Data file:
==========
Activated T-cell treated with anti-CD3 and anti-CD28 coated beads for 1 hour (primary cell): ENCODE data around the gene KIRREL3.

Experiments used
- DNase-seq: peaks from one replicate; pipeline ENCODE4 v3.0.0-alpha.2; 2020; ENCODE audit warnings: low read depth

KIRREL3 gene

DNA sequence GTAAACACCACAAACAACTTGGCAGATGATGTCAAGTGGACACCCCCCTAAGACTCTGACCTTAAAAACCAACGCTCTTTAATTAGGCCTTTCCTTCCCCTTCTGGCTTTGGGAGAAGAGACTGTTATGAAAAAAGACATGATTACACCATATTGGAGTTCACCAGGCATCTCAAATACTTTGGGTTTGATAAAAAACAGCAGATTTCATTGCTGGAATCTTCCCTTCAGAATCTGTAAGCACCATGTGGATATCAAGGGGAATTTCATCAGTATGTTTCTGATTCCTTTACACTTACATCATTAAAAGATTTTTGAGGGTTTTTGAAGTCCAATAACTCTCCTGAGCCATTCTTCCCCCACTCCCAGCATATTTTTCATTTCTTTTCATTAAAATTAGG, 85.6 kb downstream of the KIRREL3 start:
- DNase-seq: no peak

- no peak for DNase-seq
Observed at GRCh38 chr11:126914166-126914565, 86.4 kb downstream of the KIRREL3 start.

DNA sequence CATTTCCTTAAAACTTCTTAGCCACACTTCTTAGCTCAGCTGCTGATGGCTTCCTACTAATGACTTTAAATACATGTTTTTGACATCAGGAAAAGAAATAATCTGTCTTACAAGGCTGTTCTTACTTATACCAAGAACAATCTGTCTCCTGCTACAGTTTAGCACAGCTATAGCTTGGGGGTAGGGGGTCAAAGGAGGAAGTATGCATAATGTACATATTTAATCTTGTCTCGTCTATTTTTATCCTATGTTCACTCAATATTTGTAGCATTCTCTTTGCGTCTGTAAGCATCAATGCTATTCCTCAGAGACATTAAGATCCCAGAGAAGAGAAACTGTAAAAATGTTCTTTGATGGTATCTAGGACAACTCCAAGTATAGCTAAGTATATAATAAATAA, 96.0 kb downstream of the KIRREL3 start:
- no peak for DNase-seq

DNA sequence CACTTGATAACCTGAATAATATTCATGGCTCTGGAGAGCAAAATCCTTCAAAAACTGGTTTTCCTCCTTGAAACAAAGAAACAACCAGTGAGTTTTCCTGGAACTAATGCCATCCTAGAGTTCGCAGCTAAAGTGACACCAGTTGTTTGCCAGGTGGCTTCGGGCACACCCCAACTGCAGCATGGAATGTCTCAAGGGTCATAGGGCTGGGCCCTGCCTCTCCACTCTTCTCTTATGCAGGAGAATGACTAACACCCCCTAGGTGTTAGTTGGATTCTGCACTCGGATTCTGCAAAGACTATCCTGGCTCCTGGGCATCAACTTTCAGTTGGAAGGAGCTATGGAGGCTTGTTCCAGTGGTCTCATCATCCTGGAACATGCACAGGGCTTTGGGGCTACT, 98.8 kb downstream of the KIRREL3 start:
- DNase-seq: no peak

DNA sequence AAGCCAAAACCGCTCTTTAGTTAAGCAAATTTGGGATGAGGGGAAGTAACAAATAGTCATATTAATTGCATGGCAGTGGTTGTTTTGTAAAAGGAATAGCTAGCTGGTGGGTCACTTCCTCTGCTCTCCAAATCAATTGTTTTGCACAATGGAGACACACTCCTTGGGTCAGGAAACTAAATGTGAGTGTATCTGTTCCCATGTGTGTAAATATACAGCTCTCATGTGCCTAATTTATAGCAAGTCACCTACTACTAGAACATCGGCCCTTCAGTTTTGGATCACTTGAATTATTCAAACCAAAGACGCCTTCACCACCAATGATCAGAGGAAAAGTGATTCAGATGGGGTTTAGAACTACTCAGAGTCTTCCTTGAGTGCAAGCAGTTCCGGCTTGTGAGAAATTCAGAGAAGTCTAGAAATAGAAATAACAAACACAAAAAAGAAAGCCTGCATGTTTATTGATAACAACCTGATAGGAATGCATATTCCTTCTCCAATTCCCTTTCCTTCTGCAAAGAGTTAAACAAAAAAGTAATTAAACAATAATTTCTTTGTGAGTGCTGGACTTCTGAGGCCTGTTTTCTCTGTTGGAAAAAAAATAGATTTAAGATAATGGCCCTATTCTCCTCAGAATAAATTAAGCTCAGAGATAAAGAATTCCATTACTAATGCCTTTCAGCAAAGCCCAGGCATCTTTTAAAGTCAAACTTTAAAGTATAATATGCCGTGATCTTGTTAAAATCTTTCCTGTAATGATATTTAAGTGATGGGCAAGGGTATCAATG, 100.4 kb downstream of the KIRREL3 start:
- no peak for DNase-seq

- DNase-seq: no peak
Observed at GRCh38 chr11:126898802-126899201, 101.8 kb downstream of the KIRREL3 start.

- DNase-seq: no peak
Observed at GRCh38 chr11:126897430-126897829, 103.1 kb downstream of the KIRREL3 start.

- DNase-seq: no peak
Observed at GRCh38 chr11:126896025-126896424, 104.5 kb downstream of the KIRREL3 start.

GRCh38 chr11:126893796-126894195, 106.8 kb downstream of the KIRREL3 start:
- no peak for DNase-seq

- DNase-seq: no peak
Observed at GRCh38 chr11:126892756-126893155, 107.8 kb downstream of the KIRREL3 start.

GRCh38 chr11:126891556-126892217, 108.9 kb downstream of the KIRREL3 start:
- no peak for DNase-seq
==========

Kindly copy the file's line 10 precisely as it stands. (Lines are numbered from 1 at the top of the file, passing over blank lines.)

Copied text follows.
- no peak for DNase-seq